Psychotherapy is primarily a talk-based therapy and is intended to help people improve and maintain their mental health and well-being.
Psychotherapy occurs when the Registered Psychotherapist (RP) and client enter into a psychotherapeutic relationship where they both work together to bring about positive change in the client’s thinking, feeling, behaviour and social functioning.
Individuals usually seek psychotherapy when they have thoughts, feelings, moods and behaviours that are adversely affecting their day-to-day lives, relationships and the ability to enjoy life.
These important elements are part of the effective client-therapist psychotherapeutic relationship that is the foundation of psychotherapy. Through this relationship, Registered Psychotherapists are expected to:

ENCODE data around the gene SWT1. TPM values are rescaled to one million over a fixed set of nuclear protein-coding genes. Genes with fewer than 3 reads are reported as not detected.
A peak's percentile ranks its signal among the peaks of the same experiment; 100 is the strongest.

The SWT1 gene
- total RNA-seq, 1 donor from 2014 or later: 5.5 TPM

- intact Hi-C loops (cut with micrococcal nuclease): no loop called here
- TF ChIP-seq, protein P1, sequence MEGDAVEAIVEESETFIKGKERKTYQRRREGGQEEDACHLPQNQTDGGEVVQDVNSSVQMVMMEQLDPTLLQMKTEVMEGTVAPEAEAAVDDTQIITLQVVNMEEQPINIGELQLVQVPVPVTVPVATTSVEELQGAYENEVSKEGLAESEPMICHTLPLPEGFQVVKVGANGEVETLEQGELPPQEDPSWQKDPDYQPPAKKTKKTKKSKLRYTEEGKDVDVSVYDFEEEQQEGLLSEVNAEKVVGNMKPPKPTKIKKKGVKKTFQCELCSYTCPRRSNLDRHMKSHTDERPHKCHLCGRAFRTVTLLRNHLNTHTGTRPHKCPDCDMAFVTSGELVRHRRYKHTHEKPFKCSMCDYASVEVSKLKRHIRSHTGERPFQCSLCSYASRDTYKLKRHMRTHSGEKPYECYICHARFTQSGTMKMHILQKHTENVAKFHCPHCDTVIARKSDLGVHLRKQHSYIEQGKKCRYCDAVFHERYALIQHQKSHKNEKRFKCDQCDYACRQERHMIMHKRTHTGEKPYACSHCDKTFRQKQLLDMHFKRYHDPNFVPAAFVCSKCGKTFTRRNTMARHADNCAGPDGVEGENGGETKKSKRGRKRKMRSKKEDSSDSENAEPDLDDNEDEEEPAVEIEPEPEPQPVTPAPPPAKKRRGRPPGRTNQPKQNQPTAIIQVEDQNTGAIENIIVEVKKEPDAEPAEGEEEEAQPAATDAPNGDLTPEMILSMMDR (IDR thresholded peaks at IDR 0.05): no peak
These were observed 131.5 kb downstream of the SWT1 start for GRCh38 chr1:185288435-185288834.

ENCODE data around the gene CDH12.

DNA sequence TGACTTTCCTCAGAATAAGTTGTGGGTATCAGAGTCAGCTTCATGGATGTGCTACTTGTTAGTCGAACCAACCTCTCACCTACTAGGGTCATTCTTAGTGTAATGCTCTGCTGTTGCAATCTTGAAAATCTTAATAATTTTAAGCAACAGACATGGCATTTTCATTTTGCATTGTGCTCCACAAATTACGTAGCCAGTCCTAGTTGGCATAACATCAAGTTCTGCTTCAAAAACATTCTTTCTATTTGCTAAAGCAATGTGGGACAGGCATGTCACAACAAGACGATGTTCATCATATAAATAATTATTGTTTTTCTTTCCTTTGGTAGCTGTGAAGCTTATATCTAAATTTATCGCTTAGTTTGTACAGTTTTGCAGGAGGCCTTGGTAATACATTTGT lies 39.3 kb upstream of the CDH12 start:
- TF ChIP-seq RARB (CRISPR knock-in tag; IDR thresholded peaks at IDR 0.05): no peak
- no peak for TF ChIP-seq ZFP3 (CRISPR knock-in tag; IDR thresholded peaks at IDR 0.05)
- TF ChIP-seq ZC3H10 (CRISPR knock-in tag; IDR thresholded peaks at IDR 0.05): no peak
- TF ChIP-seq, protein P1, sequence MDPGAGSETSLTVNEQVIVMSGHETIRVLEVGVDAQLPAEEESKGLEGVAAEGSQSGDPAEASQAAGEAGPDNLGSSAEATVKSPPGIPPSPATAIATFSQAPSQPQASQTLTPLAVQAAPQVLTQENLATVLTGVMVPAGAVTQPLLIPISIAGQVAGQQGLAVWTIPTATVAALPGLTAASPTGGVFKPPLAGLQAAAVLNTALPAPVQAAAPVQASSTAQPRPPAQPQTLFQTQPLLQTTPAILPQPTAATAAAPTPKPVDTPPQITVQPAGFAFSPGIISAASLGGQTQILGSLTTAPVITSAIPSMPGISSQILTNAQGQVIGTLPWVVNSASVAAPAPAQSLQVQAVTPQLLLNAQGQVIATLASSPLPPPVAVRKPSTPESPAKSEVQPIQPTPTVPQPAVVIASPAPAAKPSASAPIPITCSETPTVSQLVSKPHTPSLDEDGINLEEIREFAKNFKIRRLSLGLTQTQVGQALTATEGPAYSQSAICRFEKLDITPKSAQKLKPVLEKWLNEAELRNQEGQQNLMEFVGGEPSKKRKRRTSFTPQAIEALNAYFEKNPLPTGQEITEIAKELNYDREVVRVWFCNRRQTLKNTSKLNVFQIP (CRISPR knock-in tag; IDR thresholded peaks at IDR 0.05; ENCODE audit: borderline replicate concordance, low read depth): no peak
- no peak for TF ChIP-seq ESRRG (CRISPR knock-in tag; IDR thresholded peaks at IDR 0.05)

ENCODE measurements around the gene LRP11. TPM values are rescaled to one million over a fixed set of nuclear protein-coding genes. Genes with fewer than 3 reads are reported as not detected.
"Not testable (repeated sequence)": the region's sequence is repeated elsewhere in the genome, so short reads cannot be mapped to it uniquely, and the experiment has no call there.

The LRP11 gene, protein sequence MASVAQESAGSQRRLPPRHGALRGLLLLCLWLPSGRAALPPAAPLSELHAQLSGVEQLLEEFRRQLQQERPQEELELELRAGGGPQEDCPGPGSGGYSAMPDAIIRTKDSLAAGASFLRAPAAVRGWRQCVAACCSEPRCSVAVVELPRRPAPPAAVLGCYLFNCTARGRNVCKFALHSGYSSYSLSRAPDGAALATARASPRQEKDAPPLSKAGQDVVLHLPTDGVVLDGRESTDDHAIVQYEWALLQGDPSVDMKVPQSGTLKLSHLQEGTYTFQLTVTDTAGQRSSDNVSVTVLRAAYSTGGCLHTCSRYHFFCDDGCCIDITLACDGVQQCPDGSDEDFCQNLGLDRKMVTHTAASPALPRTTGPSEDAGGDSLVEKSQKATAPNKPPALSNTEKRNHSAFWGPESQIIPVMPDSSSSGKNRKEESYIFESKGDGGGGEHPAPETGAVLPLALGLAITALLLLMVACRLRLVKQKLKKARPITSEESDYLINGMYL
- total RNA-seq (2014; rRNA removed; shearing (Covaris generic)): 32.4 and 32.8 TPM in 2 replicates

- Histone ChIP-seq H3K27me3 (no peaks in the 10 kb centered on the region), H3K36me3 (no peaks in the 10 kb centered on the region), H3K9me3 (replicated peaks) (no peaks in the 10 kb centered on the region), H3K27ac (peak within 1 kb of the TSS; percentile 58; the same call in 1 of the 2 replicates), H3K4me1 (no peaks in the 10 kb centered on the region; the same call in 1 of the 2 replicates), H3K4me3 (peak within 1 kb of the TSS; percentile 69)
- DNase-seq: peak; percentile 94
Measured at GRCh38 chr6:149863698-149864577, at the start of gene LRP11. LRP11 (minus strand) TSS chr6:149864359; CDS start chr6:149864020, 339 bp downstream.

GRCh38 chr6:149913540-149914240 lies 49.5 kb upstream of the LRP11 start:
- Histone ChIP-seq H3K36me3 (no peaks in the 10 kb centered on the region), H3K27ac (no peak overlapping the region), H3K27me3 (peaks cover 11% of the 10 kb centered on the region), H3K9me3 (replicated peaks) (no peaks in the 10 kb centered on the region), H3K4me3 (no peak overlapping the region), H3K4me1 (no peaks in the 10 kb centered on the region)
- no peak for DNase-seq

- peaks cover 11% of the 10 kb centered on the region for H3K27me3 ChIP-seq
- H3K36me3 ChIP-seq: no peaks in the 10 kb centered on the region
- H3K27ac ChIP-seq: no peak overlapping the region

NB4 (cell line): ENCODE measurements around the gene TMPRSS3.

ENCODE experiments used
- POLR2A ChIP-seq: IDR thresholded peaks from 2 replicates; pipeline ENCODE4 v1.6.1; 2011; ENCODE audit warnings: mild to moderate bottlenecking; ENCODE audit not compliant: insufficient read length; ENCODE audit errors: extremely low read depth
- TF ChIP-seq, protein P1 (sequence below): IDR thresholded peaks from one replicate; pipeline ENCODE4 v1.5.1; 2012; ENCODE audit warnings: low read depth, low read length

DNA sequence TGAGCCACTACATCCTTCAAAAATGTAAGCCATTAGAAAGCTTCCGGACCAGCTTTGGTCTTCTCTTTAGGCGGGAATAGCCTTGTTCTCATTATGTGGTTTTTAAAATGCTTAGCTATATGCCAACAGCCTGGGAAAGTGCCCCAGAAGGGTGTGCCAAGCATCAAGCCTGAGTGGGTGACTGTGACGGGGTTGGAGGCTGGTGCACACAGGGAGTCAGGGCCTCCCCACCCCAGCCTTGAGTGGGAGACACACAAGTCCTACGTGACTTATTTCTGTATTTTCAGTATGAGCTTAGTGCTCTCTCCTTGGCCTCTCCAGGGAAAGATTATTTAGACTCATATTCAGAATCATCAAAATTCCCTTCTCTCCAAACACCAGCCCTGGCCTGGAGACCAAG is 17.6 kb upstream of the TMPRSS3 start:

- Ensure that the client’s well-being is at the forefront of the relationship;
- Work with the client(s) to gather relevant information that will support the formulation of a plan for psychotherapy;
- Continuously evaluate outcomes of each session and the impact on overall treatment goal(s);
- Practice safe and effective use of self throughout the psychotherapeutic process; and
- Adhere to the standards of practice for the profession.
A study of National Core Indicators (2016) revealed that 55% of people with Intellectual or Developmental Disabilities have co-occurring mental health disorders and/or behavioural challenges. This is a rate substantially higher than that of the general population. The goal of this program is to take away the barriers related to attending therapy, and assist those who would like further support in reducing their mental health symptoms, so that they can live a more satisfying and productive life.
Some areas of support include, anxiety, severe depression, grief and loss, work-related issues, relationships, intimate relationships, bullying and harassment, parenting, alcohol and substance abuse, adjustment difficulties with life transitions, aging, chronic pain, past trauma, etc.